You have to understand the special education terminology if you're going to be able to help your child in the public school system. There are some key phrases and concepts you need to learn prior to any school meeting. The centerpiece of getting help for your special needs child is Federal Law. Washington, D.C., dictates to the states how kids with any kind of disorder or disability have to be treated. The main laws and principles you should familiarize yourself with are:
Additionally, there are other basic special education terms you should know. Note that there are literally thousands of phrases and terms related to special education services, and as you go along you will learn more and more. Rather than jumping around different websites and getting overwhelmed as we did, I would start with these terms. read more
WARNING! Understanding the IEP and the IEP Process.
The Individualized Education Plan is the foundational document for receiving special eduacation services from your school, district, or county. You'll need to have a basic understanding of everything associated with IEP's. read more
Finally, as you begin the education process, here are some suggested websites. www.wrightslaw.com is probably the pre-eminent website dealing with special education. Some of it is quite advanced and geared to the legal community, but there's a ton of information for parents as well. I recommend signing up for their newsletter. www.education.com has some good information on special education as does the website www.about.com. I also went to www.amazon.com and looked for special education books and information related to my son’s disability. www.iser.com and http://www.seriweb.com are also sites to explore; you be the judge of their usefulness. Not everything on every site will be relevant to your specific situation; you will obviously have to pick and choose what you need. Here are a few more: Learning Disabilities Online www.ldonline.org , National Center for Learning Disabilities www.ncld.org.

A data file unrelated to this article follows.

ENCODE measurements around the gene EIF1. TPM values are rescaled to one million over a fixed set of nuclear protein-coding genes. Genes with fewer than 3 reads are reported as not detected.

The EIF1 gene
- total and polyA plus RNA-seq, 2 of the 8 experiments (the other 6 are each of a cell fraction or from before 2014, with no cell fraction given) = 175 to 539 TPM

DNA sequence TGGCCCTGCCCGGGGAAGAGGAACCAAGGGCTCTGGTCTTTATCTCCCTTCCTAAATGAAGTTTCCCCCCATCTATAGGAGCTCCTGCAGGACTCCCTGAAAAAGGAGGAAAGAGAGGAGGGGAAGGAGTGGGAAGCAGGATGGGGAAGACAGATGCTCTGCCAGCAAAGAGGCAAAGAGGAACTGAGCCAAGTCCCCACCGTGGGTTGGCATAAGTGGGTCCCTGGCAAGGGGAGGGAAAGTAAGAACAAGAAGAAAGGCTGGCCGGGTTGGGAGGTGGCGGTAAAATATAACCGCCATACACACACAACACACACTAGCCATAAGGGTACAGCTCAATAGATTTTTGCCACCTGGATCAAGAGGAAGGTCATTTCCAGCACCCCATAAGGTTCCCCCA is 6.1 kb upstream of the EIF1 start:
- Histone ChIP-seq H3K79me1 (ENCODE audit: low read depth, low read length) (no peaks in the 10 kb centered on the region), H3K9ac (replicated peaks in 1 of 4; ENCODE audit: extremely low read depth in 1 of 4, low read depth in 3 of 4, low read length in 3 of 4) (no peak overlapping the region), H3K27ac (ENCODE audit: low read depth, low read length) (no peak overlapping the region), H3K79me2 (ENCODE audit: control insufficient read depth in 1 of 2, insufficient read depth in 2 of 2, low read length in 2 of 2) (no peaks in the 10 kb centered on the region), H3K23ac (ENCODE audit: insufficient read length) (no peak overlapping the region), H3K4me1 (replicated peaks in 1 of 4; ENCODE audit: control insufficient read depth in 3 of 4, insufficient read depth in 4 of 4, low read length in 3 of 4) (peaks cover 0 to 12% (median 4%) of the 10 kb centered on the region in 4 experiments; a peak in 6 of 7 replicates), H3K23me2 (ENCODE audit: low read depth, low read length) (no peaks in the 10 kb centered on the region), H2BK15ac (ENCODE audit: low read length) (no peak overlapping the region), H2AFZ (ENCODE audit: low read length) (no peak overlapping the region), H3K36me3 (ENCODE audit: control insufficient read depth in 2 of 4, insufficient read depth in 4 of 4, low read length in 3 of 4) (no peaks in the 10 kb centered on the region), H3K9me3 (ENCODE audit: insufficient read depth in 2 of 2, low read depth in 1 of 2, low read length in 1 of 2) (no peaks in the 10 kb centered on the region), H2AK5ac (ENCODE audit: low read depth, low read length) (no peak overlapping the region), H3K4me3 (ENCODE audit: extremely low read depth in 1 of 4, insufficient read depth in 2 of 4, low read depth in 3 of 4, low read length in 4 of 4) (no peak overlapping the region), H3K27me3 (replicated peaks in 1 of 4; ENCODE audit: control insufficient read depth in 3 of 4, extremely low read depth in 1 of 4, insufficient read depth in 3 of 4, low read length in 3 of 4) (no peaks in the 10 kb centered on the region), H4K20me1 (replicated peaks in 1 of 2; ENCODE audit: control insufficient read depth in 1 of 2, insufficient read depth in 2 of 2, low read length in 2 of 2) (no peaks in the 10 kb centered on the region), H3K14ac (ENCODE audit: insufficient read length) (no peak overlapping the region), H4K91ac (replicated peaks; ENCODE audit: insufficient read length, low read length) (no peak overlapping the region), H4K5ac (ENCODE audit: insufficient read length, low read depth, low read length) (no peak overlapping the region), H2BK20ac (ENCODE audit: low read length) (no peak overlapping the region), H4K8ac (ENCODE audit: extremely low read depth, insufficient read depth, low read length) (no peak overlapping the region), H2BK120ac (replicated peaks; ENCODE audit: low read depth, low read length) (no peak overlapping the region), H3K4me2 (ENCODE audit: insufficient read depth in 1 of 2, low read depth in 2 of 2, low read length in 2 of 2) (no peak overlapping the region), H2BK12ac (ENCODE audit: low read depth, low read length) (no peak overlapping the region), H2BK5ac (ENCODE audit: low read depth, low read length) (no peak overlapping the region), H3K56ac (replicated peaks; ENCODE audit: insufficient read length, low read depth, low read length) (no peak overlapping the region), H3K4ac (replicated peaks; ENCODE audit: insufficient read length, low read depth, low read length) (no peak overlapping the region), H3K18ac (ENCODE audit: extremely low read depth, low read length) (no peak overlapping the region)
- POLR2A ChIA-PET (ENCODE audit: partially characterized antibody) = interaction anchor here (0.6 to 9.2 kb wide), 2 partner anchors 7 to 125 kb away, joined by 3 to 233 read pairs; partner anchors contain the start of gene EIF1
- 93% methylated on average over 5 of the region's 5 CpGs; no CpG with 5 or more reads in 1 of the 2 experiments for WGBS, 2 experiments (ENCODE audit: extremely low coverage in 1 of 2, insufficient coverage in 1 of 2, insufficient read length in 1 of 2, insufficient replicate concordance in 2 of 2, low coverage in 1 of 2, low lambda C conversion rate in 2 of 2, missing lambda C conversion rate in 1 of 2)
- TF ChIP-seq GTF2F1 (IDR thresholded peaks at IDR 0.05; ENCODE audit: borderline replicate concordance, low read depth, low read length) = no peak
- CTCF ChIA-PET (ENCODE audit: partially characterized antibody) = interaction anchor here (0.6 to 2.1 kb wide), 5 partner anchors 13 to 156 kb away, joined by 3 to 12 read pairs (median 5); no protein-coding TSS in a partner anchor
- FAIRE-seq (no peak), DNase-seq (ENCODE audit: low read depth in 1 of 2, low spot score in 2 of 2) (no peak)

The special education journey will probably never end; you'll need to continue to get updated on the latest diagnoses and changes in special education law.